Residents of Buenos Aires woke up on Thursday to a thin dusting of ash coating their cars and lining their streets from the eruption this past weekend at Chile's Puyehue volcano.
As many learned from the drama of Iceland's volcanoes last month, volcanic ash is extremely abrasive and can damage the engines of aircraft and motor vehicles.
Thus, air travel into and out of Argentina's two biggest airports serving the capital has been suspended for a second consecutive day due to the presence of volcanic ash. Both Ezeiza and Aeroparque airports are closed, but the Transportation Secretariat said in a statement that the situation could improve by Friday afternoon as winds blow the ash cloud, now at an altitude of 6,000 meters, away from the airspace.
On Tuesday, winds blew ash from the Chilean volcano in a widening arc, grounding most air travel to and from Argentina. Flights resumed for a short period, but by Thursday all air traffic was again halted.
Geologists in Chile warned that the Cordon Caulle volcano could keep erupting for several weeks and this may not be the end of air traffic delays.
The Puyehue volcano is located about 540 miles (870km) south of Chile's capital Santiago in the Andes mountain range. Saturday's eruption prompted Chilean authorities to order the relocation of almost 4,000 people as the volcano sent a 10-kilometer-high ash cloud into the atmosphere. The winds carried much of this ash across the Andes into Argentina where international resort towns like Bariloche were blanketed in a thick grey film.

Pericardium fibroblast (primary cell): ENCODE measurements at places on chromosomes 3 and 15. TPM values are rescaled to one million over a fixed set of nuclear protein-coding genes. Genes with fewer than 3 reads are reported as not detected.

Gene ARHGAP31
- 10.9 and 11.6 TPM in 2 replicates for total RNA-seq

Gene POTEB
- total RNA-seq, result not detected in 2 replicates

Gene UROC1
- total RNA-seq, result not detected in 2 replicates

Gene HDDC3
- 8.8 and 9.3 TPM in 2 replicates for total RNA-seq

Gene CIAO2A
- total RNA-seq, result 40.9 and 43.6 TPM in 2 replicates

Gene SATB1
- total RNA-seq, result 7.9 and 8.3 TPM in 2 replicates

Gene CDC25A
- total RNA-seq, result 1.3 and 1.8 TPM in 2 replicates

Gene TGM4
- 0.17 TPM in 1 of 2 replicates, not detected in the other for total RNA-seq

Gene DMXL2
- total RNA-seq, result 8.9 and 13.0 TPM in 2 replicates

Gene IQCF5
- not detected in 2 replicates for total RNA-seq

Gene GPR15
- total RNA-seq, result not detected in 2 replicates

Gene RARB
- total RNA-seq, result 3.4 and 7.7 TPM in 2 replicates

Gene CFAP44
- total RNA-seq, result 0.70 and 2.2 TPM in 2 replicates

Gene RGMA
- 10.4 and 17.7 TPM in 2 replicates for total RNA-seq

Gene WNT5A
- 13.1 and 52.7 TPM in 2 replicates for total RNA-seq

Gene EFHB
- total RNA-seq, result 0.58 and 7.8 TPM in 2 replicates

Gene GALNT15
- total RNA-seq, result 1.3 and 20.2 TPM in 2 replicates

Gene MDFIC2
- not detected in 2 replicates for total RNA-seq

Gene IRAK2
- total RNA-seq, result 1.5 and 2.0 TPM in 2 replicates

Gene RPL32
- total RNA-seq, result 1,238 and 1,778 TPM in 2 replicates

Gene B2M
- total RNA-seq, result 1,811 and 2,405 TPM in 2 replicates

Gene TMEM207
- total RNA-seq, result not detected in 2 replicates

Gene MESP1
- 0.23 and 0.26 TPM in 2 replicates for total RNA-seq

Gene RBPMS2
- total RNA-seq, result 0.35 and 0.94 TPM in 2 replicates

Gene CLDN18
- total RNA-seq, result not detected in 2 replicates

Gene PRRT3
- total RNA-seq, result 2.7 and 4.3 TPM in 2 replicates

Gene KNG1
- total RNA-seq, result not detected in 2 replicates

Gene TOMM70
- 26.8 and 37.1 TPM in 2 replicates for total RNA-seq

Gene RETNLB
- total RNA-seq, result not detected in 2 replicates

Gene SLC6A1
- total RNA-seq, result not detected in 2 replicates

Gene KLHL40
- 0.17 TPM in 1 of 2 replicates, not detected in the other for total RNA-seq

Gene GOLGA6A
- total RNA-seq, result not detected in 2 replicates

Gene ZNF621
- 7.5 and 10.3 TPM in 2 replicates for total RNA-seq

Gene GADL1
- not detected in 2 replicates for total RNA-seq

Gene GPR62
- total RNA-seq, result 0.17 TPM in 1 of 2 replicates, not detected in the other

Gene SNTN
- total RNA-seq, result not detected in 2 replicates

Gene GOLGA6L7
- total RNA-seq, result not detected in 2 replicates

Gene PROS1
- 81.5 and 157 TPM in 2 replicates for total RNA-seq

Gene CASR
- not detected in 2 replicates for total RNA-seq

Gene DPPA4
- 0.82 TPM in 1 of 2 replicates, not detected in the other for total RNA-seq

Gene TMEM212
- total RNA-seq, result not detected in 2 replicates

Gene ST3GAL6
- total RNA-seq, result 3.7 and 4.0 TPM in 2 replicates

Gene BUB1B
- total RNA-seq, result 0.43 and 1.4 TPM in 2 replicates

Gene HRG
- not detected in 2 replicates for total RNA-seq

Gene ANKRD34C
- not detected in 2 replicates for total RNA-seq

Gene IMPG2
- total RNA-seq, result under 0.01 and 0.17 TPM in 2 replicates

Volcanologist Jorge Muñoz of Chile's National Geology and Mines Service said that the eruption is considered to be moderate so far, but that could change.
Airports closer to the volcano in Argentina's south, including those serving the communities of Bariloche, Neuquen and Trelew, will remain closed until further notice.
As the volcano continues to be active, the reopening of the air terminals isn't expected until the safety conditions necessary to operate are guaranteed, Argentina's Transportation Secretariat said in a statement.
The disruption to air travel forced Argentina's government to cancel a two-day meeting of South American finance ministers and central bankers that was scheduled to start on Thursday.